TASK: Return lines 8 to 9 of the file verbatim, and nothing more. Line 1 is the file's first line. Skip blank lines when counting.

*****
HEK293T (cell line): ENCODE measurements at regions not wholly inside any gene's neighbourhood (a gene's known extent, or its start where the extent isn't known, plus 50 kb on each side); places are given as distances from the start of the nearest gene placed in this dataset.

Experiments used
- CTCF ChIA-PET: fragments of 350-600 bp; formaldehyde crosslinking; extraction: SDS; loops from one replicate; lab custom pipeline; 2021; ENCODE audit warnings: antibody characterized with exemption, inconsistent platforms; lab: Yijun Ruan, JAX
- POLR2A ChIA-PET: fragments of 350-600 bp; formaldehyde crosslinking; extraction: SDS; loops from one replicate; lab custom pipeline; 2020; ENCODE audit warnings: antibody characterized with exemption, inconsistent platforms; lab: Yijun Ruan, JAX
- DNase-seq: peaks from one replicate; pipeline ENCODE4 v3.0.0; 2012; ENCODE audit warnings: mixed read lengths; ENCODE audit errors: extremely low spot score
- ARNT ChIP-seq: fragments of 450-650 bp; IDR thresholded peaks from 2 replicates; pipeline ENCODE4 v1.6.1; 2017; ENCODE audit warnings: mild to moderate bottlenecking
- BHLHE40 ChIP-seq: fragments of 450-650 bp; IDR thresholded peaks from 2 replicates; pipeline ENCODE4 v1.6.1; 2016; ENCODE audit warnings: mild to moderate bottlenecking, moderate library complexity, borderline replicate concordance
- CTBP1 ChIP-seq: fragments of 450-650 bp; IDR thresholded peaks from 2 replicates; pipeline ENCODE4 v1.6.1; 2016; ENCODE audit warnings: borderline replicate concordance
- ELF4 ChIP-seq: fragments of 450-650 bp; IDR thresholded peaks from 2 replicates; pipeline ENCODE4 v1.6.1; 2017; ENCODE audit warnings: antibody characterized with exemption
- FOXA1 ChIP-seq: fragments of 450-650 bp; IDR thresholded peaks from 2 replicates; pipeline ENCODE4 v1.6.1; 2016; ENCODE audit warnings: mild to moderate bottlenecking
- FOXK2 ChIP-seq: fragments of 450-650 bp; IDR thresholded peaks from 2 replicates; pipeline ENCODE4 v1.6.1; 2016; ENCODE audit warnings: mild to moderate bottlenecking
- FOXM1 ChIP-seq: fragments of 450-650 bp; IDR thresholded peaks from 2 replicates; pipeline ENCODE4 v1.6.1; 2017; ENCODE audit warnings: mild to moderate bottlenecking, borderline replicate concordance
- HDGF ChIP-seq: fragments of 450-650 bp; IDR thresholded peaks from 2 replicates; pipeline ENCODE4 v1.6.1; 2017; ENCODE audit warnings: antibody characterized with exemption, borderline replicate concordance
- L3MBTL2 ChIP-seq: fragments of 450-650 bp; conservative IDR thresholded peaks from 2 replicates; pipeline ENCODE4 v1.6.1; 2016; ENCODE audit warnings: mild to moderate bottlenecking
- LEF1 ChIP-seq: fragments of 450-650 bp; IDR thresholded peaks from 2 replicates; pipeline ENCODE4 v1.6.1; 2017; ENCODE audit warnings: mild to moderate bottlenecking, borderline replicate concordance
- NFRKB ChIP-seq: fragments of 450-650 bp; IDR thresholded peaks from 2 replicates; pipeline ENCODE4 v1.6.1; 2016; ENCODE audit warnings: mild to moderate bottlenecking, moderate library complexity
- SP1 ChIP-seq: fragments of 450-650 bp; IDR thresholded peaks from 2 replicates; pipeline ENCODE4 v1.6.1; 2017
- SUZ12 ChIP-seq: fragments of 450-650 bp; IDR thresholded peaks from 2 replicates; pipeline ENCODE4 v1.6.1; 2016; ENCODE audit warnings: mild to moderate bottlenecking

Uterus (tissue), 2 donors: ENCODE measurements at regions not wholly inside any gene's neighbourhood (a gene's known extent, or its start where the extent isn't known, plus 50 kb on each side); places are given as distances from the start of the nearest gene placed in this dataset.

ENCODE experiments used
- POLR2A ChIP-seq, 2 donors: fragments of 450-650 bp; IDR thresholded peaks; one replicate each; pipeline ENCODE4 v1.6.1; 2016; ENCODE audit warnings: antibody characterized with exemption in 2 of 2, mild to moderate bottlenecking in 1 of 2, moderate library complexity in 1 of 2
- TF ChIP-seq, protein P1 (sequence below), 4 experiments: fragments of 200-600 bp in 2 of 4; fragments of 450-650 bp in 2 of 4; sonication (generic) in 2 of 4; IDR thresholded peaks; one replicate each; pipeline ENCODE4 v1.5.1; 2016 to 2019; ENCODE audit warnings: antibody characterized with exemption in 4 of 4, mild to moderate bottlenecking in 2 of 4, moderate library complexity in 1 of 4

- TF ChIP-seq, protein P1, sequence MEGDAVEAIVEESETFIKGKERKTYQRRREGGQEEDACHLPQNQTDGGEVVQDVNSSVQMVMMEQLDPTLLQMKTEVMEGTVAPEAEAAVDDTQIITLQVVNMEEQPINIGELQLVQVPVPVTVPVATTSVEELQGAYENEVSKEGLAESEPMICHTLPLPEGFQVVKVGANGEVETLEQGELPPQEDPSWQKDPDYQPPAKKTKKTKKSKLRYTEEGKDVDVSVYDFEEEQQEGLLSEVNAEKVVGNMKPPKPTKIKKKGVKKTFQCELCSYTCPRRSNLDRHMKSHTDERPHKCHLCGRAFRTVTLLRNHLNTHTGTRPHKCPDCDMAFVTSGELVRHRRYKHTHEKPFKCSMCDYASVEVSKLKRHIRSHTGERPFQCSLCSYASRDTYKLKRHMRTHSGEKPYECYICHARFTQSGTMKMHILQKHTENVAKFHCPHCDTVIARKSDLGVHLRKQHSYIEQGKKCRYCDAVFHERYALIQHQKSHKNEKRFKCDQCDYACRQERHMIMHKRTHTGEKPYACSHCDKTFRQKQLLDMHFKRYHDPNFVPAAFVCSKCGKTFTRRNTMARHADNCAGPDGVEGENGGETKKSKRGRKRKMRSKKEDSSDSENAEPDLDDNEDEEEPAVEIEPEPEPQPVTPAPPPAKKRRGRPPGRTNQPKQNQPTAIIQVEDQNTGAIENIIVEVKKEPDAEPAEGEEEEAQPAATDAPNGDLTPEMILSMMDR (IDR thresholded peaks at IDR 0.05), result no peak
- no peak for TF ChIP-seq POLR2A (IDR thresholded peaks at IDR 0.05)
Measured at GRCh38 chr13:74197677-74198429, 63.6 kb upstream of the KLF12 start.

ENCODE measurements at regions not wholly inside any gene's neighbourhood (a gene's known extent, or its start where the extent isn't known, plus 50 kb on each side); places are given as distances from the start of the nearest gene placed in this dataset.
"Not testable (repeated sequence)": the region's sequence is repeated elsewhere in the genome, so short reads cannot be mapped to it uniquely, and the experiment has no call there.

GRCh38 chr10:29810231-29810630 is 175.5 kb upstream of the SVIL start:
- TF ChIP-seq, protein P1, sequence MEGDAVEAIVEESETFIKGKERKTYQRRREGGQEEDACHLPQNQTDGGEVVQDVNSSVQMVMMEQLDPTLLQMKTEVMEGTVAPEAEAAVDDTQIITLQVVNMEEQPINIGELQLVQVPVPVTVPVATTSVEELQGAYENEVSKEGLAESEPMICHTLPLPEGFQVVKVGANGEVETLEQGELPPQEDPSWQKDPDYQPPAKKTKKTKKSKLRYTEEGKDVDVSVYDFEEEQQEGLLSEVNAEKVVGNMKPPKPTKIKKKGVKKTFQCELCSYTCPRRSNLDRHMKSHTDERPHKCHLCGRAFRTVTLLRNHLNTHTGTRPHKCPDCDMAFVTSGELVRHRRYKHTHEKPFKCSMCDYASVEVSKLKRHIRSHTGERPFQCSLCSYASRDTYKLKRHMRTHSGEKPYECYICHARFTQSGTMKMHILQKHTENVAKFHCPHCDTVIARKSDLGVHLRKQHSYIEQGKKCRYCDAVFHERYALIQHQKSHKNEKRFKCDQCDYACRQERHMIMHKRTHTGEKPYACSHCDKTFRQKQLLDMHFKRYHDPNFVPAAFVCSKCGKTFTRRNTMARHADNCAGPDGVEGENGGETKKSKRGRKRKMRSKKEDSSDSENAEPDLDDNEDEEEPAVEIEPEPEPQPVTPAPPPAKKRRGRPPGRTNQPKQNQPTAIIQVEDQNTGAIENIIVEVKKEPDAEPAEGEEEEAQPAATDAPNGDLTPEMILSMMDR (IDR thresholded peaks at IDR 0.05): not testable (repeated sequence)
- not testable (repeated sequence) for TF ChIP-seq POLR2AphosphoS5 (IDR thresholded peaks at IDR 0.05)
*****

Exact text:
- CTBP1 ChIP-seq: fragments of 450-650 bp; IDR thresholded peaks from 2 replicates; pipeline ENCODE4 v1.6.1; 2016; ENCODE audit warnings: borderline replicate concordance
- ELF4 ChIP-seq: fragments of 450-650 bp; IDR thresholded peaks from 2 replicates; pipeline ENCODE4 v1.6.1; 2017; ENCODE audit warnings: antibody characterized with exemption